Sending a transaction with XEC, ETH, SOL, AVAX, DASH, ZEC

Reading Time: 5 minutes

I finally did something I probably should have done a long time ago: I checked out eCash’s competition. I should have probably done this ages ago, but like they say, better late than never.

Before I go on, a few major caveats. All I tested was how easy it was to make a transaction. This wasn’t about smart contract functionality, size of the community, network effect, or the protocol design or roadmap. Also, I only tried the handful of projects I was curious about and ignored those that I wasn’t interested in or already familiar with. I also admit that it’s possible I chose a bad day to use these networks or a less than ideal wallet since all I did was a quick search to find wallets that supported the specific coins, downloaded them, then procured just enough of each to try and make a few transactions.

Now without further ado, here are the results. (Apologies for the sloppy videos. Didn’t think to use screen record until it was too late.)

eCash (XEC)

Transaction Fee: $0.00002
Transaction Time: Instant
Comments: I decided to use the Cashtab browser extension since I normally use the web wallet, but the experience was just as fast and flawless. To me XEC is the bar that all other coins must try and beat.

Ethereum (ETH)

Transaction Fee: $0.54
Transaction Time: 16 seconds
Comments: Aside from the high transaction fee and the long wait for the transaction to appear, I also found it frustrating that the fee kept changing before I hit send. This means that if you try the send max option, sometimes the fee jumps up and you’re not able to send the transaction at all. Maybe ETH is great for running smart contracts, but it’s definitely not ready to be ultrasound money.

(Since Ethereum supporters are always touting various layer 2 solutions, I thought I should test those as well. So I decided to try Arbitum, Optimism, and Polygon. I don’t know if it would have been cheaper to buy each token on an exchange to test these networks, but I decided I’d try to convert the ETH in my Metamask by using a bridge. As someone who is unfamiliar with the Ethereum ecosystem, I was a little wary using random websites to connect to my Metamask, but since I didn’t have much money in there I figured it would be fine. In each case the whole bridging experience was hugely disappointing. First, I had to connect my wallet to a 3rd party website, then I had to wait about 20-30 minutes before I got my funds. The fees were also quite expensive as they were typically around $2 each time I bridged. In any case, once I got my layer 2 tokens, I went ahead and tried to make a transaction.)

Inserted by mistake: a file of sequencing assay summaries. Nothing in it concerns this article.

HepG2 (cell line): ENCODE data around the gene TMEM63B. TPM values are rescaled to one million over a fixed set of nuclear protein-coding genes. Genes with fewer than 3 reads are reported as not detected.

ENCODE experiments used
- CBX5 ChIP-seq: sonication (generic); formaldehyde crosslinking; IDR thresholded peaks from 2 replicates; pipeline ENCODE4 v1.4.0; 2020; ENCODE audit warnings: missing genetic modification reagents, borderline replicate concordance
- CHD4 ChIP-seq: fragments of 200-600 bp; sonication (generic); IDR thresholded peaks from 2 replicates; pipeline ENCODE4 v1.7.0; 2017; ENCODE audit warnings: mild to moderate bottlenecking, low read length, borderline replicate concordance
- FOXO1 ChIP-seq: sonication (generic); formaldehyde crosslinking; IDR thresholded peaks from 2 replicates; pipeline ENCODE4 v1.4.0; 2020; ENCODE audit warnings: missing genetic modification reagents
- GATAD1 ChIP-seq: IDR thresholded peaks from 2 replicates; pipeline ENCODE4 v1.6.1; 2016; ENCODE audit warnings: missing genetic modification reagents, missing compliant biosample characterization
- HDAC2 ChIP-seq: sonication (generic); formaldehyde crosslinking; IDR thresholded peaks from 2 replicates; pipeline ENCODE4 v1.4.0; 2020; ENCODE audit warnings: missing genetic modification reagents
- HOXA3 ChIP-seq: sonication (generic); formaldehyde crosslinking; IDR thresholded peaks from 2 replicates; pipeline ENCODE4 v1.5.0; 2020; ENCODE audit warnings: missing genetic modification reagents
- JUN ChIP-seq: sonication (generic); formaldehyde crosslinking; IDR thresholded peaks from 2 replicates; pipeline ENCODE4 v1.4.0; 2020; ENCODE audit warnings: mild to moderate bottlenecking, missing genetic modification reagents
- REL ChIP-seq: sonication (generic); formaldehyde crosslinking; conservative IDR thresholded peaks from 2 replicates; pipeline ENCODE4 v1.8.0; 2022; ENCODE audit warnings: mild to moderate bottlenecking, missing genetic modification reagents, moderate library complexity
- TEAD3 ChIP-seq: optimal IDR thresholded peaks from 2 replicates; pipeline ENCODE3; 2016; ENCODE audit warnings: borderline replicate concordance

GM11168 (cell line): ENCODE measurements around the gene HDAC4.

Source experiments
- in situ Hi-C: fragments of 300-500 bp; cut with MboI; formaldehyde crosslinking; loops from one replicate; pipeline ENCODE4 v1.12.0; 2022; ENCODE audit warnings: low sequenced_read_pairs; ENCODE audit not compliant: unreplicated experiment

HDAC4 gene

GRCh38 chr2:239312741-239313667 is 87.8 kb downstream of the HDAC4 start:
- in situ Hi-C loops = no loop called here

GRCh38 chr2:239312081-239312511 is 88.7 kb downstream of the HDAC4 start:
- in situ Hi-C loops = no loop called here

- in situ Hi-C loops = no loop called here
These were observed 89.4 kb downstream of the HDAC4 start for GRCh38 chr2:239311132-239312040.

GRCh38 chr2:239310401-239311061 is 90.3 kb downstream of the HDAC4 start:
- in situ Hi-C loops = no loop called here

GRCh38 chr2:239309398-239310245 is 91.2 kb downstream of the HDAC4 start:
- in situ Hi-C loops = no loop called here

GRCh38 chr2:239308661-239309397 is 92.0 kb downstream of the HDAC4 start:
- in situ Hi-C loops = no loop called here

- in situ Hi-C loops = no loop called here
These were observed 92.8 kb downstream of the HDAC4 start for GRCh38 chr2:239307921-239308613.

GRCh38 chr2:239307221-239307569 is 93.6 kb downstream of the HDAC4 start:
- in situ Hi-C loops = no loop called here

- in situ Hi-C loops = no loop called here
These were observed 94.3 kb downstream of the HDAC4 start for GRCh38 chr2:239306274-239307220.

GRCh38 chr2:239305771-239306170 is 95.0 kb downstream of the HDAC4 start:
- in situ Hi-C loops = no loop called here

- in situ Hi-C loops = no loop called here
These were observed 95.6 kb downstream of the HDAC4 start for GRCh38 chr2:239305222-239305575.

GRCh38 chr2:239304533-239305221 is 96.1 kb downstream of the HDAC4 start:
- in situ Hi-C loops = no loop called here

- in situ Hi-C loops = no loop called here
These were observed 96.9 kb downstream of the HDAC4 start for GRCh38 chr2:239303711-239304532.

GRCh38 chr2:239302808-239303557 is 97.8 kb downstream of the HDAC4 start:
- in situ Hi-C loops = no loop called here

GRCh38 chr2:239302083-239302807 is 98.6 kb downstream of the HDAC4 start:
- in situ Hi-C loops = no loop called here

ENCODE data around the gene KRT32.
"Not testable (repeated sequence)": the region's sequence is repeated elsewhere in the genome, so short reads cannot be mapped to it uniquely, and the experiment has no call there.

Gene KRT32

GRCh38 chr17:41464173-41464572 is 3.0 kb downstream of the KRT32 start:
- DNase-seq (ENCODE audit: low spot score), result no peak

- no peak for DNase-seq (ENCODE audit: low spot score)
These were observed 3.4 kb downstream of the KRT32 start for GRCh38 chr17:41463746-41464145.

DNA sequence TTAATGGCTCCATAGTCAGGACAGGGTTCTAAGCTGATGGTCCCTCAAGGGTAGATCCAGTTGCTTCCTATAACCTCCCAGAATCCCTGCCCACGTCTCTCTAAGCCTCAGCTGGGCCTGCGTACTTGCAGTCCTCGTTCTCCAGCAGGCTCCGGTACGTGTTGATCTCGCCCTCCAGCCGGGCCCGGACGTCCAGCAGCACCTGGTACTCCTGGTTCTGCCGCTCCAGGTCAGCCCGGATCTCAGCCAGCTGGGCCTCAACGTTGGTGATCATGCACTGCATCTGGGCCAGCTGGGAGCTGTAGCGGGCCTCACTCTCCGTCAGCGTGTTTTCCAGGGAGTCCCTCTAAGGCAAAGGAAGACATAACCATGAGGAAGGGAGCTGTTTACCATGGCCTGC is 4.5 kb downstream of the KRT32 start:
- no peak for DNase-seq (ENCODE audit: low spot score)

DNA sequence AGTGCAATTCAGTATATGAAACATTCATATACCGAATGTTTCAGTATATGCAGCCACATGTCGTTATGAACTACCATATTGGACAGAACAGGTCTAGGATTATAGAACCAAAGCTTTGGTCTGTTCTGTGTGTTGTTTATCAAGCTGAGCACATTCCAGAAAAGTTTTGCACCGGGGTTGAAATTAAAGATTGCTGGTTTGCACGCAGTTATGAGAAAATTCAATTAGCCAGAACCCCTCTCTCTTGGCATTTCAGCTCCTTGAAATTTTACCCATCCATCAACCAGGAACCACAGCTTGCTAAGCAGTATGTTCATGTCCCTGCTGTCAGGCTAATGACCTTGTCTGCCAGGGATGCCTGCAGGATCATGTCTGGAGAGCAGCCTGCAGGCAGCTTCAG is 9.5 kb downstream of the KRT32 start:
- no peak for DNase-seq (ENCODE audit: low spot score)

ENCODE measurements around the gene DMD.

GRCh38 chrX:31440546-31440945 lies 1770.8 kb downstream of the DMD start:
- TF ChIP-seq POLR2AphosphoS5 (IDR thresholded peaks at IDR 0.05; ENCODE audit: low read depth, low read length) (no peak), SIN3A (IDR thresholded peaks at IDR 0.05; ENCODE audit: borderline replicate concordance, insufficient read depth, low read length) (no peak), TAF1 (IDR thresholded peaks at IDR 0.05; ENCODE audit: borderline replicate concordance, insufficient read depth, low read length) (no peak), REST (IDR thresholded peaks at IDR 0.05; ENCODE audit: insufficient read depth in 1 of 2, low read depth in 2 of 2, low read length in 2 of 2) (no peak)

Transaction Fee: $0.04
Transaction Time: 7 seconds
Comments: Using Arbitum was indeed much cheaper and faster, but that’s only if you don’t count the cost of bridging. I don’t know how comfortable I’d be sending a bunch of my ETH to a 3rd party website to convert to a layer 2 token. Maybe there’s some trustless way to do it, but either way, 7 seconds is way too slow if you want to be usable as money.

Optimism (OP)

Transaction Fee: $0.04
Transaction Time: 7 seconds
Comments: Basically the exact same experience as Arbitum. Not sure there’s any difference between them.

Polygon (MATIC)

Transaction Fee: $0.002
Transaction Time: 18 seconds